One potential way round this problem of dominant small-scale fluctation is to use a shear flow to boost the mean induction [5,6]. This is not an unreasonable proposal for the solar dynamo, as shear flows are found throughout the convection zone and particularly in the solar tachocline (the layer of strong shear at the base of the solar convection zone). However, we take a radically different approach [7]. Instead of trying to boost the generation of large-scale magnetic field, we use the shear flow to suppress the generation of the small scales. Our velocity field consists of two parts; a large-scale shear flow and a “cascade of cellular flows” that mimics a turbulent flow. This flow is also selected to be a stunningly efficient small-scale dynamo in the absence of shear and the set-up is optimised so that extremely high magnetic Reynolds numbers are possible (Rm ~ 500,000 using the scale of the shear – for more details see [7]) Two versions of the cellular flow are considered, one which has a strong net helicity and therefore lacks reflectional symmetry and one for which a reflectional symmetry is maintained on average.

Figure 2: Dynamo waves at high Rm – Space-time plots of the averaged toroidal magnetic field as a function of latitude and time (after Tobias & Cattaneo 2013). Top panel – no shear. Middle panel – shear and non-helical flow. Bottom panel – shear and helical flow. These results were obtained using high-resolution simulations on the STFC- supported UKMHD consortium cluster (DiRAC) at the University of Leeds.

The essential result is contained in Figure 2, which shows space-time plots of the toroidal (shear-aligned) magnetic field averaged over the azimuthal direction. In the absence of shear (top panel) the field is incoherent in time and small-scale; not unexpected at high Rm. For the case of a non-helical flow and moderate shear flow (middle panel) the field is concentrated into two bands at the maxima of the shears, but shows little spatio-temporal coherence. However for the case of a helical flow and moderate shear, the magnetic field shows both spatial and temporal coherence and remarkably takes the form of dynamo waves propagating in a direction perpendicular to the shear and the direction of variation of the shear. Here the shear has acted to suppress the small-scale incoherent dynamo and the system has generated a systematic magnetic field. These Parker-type dynamo waves are emerging naturally from the unaveraged equations and propagating at high Rm.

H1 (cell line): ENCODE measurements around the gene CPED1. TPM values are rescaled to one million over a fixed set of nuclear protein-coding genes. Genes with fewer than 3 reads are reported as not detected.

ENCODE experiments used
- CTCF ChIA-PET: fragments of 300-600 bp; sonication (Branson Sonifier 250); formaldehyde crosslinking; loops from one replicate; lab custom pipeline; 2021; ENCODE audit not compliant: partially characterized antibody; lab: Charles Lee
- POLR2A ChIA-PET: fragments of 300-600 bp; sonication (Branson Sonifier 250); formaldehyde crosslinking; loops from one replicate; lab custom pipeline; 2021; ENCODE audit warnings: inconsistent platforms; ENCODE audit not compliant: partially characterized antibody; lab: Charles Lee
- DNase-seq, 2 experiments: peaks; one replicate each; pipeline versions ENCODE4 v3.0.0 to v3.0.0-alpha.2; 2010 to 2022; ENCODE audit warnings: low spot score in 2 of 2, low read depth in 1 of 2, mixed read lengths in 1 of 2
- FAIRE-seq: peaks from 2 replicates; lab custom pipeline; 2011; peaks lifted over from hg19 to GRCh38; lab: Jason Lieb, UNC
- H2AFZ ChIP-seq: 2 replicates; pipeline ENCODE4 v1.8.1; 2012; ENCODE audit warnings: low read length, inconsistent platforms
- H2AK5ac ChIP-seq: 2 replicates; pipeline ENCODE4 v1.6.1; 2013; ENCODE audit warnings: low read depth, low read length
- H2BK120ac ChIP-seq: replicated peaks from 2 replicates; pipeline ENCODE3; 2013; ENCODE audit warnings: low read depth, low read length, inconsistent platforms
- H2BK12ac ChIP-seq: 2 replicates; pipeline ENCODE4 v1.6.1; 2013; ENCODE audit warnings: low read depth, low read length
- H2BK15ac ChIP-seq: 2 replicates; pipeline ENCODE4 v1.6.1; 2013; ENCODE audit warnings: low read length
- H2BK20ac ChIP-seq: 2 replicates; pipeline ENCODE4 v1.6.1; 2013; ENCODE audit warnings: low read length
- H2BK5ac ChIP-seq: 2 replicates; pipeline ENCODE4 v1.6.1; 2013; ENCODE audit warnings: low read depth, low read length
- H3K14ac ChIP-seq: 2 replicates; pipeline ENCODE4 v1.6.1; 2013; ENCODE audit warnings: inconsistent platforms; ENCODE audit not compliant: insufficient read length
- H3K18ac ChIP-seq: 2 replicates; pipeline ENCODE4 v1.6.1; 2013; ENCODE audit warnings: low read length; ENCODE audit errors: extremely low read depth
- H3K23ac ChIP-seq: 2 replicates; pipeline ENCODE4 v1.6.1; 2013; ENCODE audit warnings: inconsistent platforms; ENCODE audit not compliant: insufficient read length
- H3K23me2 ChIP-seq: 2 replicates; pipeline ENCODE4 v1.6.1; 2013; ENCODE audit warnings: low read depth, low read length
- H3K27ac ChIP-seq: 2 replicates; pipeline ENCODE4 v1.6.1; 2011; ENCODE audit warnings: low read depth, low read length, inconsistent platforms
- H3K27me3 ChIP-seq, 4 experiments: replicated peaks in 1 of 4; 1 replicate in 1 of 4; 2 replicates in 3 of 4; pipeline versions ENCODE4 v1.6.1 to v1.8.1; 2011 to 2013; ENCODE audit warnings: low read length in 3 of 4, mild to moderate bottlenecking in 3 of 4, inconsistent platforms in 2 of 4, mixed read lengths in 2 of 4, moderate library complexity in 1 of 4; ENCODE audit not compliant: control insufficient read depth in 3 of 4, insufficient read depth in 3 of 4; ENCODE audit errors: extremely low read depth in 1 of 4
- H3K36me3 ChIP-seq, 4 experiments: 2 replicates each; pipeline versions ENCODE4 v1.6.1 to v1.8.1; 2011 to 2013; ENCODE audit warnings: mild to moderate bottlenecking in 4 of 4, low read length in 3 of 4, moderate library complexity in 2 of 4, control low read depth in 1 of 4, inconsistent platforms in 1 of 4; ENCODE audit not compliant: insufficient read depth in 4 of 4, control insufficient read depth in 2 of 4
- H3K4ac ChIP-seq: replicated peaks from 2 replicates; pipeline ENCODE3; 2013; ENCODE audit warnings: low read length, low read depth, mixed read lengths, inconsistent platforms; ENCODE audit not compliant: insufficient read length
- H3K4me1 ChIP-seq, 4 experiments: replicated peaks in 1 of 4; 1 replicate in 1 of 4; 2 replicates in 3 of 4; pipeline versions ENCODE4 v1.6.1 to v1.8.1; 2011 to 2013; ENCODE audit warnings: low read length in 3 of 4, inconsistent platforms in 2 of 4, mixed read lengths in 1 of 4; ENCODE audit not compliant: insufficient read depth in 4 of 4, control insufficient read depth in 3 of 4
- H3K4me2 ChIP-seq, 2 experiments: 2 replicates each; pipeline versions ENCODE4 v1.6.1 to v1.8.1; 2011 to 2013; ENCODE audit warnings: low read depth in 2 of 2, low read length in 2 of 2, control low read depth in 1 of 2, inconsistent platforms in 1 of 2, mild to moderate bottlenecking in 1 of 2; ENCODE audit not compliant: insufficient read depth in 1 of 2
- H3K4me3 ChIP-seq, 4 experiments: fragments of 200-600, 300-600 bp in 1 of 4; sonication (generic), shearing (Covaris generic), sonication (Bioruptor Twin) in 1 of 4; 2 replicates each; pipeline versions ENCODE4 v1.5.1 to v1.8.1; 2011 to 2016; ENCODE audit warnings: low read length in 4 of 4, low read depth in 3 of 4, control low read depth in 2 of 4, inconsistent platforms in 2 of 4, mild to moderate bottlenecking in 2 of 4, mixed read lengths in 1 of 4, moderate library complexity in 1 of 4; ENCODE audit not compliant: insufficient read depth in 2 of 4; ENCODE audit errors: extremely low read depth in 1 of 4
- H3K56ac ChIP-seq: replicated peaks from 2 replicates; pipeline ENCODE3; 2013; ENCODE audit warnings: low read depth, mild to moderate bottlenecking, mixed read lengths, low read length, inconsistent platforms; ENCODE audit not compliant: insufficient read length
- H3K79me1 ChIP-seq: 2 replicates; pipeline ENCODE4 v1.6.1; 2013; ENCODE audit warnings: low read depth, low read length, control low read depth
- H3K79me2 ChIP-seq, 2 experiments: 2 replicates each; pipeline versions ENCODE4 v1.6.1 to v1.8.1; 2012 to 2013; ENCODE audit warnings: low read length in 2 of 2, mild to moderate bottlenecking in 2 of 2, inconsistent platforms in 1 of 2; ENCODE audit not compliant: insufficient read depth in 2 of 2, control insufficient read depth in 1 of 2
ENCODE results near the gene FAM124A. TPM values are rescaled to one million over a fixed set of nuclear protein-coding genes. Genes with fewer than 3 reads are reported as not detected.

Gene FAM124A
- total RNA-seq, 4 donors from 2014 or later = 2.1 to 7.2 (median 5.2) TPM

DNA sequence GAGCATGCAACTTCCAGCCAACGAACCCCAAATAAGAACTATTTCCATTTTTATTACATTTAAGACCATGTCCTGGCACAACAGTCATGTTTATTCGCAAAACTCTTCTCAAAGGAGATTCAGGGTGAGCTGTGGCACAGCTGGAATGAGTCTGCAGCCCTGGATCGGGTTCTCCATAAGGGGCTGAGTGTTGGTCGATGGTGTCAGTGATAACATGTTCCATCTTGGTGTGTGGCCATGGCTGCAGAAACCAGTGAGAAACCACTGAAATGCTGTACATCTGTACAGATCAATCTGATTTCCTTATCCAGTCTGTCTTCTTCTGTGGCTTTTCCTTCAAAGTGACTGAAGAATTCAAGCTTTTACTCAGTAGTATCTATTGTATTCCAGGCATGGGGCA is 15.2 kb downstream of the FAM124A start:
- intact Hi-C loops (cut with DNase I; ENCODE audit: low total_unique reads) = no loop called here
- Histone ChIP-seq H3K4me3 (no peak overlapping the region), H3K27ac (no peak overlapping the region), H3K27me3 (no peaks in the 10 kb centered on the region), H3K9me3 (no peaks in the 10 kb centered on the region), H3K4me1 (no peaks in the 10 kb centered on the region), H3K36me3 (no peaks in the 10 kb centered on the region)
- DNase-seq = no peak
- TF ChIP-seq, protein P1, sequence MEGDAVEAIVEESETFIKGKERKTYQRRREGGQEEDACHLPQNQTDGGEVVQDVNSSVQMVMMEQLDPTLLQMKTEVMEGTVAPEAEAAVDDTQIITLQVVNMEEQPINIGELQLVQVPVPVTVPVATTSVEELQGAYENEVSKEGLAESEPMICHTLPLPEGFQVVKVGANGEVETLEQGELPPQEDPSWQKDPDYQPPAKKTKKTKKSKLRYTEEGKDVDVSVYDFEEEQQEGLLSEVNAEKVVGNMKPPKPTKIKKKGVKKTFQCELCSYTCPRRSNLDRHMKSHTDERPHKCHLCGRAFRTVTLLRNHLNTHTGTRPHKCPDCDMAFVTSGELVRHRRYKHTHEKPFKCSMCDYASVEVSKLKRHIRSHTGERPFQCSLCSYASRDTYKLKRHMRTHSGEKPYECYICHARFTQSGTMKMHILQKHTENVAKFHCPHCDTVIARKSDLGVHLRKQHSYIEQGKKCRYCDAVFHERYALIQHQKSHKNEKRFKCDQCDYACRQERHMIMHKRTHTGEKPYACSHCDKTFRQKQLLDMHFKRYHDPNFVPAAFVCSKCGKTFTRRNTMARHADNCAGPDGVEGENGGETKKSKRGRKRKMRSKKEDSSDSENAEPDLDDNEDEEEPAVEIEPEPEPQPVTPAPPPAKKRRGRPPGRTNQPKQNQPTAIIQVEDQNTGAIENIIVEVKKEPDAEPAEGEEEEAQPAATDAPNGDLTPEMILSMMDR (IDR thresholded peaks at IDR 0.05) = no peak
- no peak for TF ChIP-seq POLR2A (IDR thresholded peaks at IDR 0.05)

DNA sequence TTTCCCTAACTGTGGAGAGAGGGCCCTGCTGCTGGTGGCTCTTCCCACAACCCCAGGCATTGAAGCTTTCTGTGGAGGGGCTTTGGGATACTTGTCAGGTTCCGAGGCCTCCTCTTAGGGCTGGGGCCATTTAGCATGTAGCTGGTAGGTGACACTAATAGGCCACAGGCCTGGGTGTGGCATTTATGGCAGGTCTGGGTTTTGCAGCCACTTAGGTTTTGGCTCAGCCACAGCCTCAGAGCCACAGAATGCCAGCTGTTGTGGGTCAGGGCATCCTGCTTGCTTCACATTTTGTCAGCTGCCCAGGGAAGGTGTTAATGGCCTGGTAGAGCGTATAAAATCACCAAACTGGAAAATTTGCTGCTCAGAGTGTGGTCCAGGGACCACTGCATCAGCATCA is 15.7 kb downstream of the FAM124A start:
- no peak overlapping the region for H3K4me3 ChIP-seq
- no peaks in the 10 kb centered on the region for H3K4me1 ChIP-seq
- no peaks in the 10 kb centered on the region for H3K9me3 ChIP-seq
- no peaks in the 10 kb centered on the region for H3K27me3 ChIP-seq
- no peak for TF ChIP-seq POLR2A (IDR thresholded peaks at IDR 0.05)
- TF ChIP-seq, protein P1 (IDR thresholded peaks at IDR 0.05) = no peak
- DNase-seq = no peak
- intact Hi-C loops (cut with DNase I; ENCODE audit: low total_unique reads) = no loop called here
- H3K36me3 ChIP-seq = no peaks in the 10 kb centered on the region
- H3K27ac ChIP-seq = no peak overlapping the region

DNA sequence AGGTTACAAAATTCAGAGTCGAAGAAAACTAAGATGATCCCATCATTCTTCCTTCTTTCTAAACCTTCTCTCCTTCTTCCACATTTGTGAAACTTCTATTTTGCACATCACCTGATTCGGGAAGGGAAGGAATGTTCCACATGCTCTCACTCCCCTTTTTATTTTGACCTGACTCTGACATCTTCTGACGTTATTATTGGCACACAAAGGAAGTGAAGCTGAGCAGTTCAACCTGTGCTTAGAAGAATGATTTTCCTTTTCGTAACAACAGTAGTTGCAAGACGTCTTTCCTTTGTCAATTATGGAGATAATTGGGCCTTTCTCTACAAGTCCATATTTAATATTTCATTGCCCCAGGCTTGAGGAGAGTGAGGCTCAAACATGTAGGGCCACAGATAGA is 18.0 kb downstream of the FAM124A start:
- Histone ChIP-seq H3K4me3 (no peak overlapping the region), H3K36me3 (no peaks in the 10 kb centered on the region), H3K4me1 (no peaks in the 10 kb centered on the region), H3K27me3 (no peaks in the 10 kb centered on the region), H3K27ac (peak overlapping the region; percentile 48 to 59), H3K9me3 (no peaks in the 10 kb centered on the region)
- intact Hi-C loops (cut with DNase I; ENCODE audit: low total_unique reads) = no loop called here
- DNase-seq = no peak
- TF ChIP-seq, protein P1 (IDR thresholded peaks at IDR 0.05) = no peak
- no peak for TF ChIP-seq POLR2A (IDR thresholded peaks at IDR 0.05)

Producing a dynamo under solar conditions of high magnetic Reynolds number Rm and a realistic flow field has long been a major problem in dynamo theory, but we have found that:

  1. Systematic large-scale fields taking the form of propagating dynamo waves can be generated at high Rm via the interaction of shear and helical turbulence.
  2. At such high values of Rm a newly discovered mechanism for the shear is to suppress the growth of small-scale fields and allow the large-scale dynamo to be seen.
  3. The lower parts of the convection zone and the tachocline are the perfect locations for such a dynamo to work within the solar interior

A second major problem for turbulent dynamos is whether they can generate systematic mean fields of sufficient amplitude. This is of course a non-linear problem and involves the concurrent solution of the momentum equation with the induction equation. This is a formidable task, and one which is currently underway…


  • [1] Tobias, S. & Weiss, N. The solar dynamo and the tachocline. In Hughes, D. W., Rosner, R. & Weiss, N. O. (eds.) The Solar Tachocline, 319–350 (2007).
  • [2] Moffatt, H. K. Magnetic field generation in electrically conducting fluids (Cambridge, England, Cambridge University Press,, 1978)
  • [3] E.N. Parker, ApJ, 122, 293-314 (1955)
  • [4] Steenbeck, M., Krause, F. & Raedler, K.-H, Z. Naturforsch. A 21, 369–376 (1966)
  • [5] Yousef, T. A. et al. Phys. Rev. Lett. 100, 184501 (2008). 0710.3359.
  • [6] Sridhar, S. & Singh, N. K., J. Fluid Mech. 664, 265–285 (2010). 0910.2141.
  • [7] Tobias, S.M. and Cattaneo, F., 2013, Nature, 497, 463-465